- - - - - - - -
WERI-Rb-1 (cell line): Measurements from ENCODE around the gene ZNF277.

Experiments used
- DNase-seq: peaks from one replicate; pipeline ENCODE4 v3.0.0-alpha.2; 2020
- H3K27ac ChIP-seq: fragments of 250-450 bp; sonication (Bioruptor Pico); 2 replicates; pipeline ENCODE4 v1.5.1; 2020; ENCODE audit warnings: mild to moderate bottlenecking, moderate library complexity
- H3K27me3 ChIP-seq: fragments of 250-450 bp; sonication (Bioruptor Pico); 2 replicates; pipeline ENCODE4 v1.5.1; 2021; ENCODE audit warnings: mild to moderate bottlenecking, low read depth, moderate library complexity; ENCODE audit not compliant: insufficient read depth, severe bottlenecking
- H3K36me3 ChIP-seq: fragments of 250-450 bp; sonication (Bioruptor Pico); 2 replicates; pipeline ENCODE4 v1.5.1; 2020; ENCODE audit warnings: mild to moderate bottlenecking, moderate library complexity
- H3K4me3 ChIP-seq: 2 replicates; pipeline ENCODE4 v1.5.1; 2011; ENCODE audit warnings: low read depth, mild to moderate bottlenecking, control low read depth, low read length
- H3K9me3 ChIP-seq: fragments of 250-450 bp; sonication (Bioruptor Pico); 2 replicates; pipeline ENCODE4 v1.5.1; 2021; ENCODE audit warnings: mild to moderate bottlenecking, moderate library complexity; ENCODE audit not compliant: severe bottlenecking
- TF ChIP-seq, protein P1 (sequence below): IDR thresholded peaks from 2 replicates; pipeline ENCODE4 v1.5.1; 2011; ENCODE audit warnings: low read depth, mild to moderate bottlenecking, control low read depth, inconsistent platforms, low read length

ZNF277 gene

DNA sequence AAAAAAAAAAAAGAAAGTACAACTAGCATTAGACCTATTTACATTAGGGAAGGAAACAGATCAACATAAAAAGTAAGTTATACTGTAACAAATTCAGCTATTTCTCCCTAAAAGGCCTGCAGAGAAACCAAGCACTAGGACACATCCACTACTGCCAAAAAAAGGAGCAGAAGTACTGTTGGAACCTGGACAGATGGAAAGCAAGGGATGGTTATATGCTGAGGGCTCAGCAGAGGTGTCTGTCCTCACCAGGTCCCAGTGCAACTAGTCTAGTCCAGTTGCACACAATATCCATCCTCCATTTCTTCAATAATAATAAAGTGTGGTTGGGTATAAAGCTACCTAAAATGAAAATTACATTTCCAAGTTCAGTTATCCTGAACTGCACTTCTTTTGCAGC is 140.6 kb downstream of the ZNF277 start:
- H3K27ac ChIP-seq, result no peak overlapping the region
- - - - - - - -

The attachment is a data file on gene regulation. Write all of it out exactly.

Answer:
WERI-Rb-1 (cell line): Measurements from ENCODE around the gene ZNF277.

Experiments used
- DNase-seq: peaks from one replicate; pipeline ENCODE4 v3.0.0-alpha.2; 2020
- H3K27ac ChIP-seq: fragments of 250-450 bp; sonication (Bioruptor Pico); 2 replicates; pipeline ENCODE4 v1.5.1; 2020; ENCODE audit warnings: mild to moderate bottlenecking, moderate library complexity
- H3K27me3 ChIP-seq: fragments of 250-450 bp; sonication (Bioruptor Pico); 2 replicates; pipeline ENCODE4 v1.5.1; 2021; ENCODE audit warnings: mild to moderate bottlenecking, low read depth, moderate library complexity; ENCODE audit not compliant: insufficient read depth, severe bottlenecking
- H3K36me3 ChIP-seq: fragments of 250-450 bp; sonication (Bioruptor Pico); 2 replicates; pipeline ENCODE4 v1.5.1; 2020; ENCODE audit warnings: mild to moderate bottlenecking, moderate library complexity
- H3K4me3 ChIP-seq: 2 replicates; pipeline ENCODE4 v1.5.1; 2011; ENCODE audit warnings: low read depth, mild to moderate bottlenecking, control low read depth, low read length
- H3K9me3 ChIP-seq: fragments of 250-450 bp; sonication (Bioruptor Pico); 2 replicates; pipeline ENCODE4 v1.5.1; 2021; ENCODE audit warnings: mild to moderate bottlenecking, moderate library complexity; ENCODE audit not compliant: severe bottlenecking
- TF ChIP-seq, protein P1 (sequence below): IDR thresholded peaks from 2 replicates; pipeline ENCODE4 v1.5.1; 2011; ENCODE audit warnings: low read depth, mild to moderate bottlenecking, control low read depth, inconsistent platforms, low read length

ZNF277 gene

DNA sequence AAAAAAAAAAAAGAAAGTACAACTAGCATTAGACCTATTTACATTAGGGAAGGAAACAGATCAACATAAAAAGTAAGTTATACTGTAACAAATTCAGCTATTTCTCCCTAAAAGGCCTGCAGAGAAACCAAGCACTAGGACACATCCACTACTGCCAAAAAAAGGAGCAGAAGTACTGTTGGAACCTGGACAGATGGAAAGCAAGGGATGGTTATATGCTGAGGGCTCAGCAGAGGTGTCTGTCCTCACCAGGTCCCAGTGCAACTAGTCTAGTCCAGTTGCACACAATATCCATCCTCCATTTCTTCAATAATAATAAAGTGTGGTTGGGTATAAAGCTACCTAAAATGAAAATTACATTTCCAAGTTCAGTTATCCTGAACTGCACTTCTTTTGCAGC is 140.6 kb downstream of the ZNF277 start:
- H3K27ac ChIP-seq, result no peak overlapping the region